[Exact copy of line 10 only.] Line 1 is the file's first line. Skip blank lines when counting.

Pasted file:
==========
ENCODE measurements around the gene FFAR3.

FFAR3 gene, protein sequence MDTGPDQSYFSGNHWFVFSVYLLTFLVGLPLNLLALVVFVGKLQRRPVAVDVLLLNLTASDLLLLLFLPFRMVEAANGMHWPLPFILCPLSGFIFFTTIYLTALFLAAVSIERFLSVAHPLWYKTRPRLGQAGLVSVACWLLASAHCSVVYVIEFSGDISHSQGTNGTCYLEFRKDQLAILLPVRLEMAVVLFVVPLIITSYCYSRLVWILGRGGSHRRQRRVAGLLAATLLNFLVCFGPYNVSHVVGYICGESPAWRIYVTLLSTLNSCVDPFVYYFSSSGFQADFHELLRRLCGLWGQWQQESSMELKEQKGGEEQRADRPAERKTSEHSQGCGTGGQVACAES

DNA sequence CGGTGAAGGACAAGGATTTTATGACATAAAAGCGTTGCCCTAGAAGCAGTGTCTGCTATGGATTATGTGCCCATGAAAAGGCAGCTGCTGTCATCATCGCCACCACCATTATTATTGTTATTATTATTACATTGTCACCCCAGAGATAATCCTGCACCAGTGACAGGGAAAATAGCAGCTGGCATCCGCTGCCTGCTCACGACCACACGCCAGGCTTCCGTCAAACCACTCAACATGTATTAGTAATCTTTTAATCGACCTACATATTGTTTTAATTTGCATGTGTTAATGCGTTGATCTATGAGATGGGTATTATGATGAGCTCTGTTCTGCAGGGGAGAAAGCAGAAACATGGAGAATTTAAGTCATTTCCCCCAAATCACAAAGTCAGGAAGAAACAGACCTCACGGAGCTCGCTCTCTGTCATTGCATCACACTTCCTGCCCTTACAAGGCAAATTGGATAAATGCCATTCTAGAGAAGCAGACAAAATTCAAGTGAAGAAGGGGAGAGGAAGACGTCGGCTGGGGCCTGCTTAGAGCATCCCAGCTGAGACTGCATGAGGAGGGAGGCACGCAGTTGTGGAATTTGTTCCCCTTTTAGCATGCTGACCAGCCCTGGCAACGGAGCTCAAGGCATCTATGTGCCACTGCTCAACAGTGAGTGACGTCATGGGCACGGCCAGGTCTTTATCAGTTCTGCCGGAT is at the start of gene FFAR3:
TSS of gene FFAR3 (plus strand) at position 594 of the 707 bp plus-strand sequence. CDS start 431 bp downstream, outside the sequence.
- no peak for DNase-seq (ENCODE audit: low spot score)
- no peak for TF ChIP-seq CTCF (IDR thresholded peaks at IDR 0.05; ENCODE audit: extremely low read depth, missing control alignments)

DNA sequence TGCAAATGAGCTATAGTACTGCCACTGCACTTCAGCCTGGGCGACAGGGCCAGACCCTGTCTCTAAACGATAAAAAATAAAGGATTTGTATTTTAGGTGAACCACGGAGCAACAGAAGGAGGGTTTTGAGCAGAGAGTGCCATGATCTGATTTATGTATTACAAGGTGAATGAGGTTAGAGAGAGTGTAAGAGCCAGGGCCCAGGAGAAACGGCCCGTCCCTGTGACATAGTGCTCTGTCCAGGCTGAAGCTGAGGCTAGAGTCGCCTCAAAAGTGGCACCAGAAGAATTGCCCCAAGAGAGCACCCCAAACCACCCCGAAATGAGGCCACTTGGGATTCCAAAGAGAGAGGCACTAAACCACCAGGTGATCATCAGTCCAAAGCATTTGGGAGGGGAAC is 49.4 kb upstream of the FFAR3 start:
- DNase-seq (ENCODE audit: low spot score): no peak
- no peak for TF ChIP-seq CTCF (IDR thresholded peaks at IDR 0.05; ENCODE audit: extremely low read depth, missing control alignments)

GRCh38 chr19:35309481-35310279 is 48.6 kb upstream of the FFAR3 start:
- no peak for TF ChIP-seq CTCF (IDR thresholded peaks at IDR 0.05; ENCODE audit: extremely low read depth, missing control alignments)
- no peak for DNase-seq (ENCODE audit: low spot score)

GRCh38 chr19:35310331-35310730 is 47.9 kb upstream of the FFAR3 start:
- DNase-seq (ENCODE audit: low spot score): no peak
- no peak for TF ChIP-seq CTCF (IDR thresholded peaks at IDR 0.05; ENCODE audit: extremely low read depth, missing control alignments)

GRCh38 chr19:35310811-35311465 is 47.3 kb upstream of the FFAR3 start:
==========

GRCh38 chr19:35309481-35310279 is 48.6 kb upstream of the FFAR3 start: